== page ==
Barrow pledges to honour ECOWAS court verdicts against Gambia

barrow-at-airportThe new Gambian leader who promises a fresh start for his country has said he will honour previous ECOWAS court verdicts that were issued against the country’s former government for killings and torture of three journalists.

President Adama Barrow has defeated Gambia’s longstanding ruler Yahya Jammeh in country’s December 1 presidential elections on the backing of seven political parties.

His predecessor Jammeh was accused of several killings and disappearances.

The ECOWAS court found against the former British colony in three cases in recent years, awarding damages to the victims of disappearances and torture, while the investment arbitrator ruled against Gambia after Jammeh cancelled the contract of mining company Carnegie Minerals.

The journalists were Chief Ebrima Manneh, Deyda Hydara and Ebrima saidykhan but Jammeh had refused to recognize the rulings.

For more: Gambia: relatives with missing loved ones seek answers

The total amount of legal damages awarded was over a billion dalasi.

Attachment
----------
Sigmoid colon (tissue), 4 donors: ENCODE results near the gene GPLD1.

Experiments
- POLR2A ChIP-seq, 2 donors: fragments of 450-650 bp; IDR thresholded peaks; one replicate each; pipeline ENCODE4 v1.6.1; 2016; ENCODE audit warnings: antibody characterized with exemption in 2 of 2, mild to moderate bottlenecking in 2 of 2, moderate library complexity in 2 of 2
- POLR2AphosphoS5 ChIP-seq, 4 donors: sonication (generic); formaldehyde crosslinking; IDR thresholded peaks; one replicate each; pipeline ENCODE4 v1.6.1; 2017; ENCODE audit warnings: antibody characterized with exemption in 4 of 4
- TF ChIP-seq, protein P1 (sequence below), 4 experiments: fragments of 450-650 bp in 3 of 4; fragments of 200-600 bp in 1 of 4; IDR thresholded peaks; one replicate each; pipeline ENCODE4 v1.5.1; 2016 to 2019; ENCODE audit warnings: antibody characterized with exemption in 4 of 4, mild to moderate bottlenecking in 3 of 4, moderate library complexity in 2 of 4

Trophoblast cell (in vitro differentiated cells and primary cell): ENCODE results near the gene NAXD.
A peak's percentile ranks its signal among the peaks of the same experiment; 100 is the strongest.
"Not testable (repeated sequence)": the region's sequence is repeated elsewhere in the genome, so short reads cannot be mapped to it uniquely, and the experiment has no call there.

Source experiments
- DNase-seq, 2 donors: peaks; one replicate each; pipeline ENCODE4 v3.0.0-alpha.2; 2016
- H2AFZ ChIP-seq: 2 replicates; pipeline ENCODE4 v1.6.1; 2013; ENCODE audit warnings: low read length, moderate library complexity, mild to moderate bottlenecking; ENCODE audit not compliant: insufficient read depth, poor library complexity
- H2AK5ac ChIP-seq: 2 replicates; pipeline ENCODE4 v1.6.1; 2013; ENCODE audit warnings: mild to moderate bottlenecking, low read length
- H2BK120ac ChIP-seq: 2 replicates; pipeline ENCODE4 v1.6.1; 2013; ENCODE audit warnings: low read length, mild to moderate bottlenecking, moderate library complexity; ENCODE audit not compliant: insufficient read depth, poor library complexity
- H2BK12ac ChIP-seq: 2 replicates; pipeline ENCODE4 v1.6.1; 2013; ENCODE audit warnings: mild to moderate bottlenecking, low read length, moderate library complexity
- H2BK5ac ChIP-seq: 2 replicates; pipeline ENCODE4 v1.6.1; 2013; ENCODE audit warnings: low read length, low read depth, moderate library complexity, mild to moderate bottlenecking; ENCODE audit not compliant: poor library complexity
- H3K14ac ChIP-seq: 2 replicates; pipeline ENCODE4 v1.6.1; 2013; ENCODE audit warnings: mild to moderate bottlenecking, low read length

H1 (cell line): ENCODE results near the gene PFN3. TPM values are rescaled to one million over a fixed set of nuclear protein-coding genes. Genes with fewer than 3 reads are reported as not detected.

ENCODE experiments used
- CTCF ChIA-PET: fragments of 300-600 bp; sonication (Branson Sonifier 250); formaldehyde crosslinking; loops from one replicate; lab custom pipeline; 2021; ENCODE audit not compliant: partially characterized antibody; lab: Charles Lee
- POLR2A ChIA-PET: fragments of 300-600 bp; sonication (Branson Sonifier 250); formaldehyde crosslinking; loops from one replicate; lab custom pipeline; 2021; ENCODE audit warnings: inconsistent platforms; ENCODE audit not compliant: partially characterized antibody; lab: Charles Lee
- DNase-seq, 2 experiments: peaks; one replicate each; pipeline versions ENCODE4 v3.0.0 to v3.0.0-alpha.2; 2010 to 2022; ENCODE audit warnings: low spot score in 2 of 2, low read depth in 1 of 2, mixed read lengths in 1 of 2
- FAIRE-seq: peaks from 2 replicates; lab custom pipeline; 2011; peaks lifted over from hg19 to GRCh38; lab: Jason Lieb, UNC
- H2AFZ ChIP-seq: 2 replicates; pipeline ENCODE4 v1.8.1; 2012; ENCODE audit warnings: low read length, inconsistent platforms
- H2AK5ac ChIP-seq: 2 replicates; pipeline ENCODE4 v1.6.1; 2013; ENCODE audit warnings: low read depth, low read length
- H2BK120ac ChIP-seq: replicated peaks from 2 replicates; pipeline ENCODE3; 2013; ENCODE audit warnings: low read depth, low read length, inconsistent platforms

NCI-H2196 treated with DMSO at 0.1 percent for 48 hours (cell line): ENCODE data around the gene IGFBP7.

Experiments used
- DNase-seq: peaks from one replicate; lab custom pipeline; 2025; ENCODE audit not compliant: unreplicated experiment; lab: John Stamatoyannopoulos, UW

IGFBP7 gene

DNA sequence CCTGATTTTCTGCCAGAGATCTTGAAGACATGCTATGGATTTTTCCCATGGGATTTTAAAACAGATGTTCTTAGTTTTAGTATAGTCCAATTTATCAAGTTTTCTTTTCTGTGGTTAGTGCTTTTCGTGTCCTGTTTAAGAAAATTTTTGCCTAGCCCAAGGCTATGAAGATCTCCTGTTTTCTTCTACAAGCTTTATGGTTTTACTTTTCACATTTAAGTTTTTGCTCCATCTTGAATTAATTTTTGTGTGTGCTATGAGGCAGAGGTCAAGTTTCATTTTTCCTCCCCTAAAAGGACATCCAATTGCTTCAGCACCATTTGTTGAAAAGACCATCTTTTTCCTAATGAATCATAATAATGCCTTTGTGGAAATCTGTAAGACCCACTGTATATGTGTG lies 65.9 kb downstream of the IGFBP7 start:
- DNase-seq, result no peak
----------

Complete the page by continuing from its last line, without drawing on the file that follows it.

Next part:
Barrow said the government would honor the legal judgments made against the former regime by the court of the Economic Community of West African States (ECOWAS) and the International Center for Settlement of Investment Disputes.

“Government is continuity,” Barrow said. “It is our responsibility. This is a democratic process and we will not ignore those processes. We will see how best we can settle these matters.”

Barrow has made the statements in an interview with Turkey News Agency on Thursday at his office.

The honouring of the verdicts of the regional court on cases of the disappeared journalists Chief Ebrima Manneh and Killed journalists Deyda Hydara as well as tortured journalist Ebrima Saidykhan had been an issue between the Gambia Press Union and Jammeh’s government.

During Barrow’s first press conference following his return from Senegal, GPU president Bai Emil Touray has asked the president if he would honour the rulings.

But Barrow said he would need more time to discuss the nature of the cases with his cabinet colleagues.

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